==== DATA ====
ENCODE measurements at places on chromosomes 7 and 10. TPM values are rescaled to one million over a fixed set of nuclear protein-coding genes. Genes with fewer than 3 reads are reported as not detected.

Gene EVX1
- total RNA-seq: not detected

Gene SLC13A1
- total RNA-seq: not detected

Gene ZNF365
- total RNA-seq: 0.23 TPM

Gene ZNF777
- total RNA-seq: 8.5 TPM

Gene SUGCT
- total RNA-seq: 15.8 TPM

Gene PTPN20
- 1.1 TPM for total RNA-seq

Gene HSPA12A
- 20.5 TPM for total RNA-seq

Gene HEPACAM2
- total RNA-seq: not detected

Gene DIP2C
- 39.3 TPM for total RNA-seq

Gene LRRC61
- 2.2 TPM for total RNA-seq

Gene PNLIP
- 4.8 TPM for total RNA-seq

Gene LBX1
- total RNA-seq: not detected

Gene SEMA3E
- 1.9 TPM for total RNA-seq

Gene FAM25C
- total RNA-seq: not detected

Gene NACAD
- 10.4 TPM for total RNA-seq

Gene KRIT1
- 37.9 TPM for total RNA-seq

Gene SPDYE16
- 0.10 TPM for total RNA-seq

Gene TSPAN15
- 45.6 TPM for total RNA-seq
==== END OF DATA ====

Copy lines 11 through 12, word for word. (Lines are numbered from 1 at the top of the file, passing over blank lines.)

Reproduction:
- total RNA-seq: 15.8 TPM

Gene PTPN20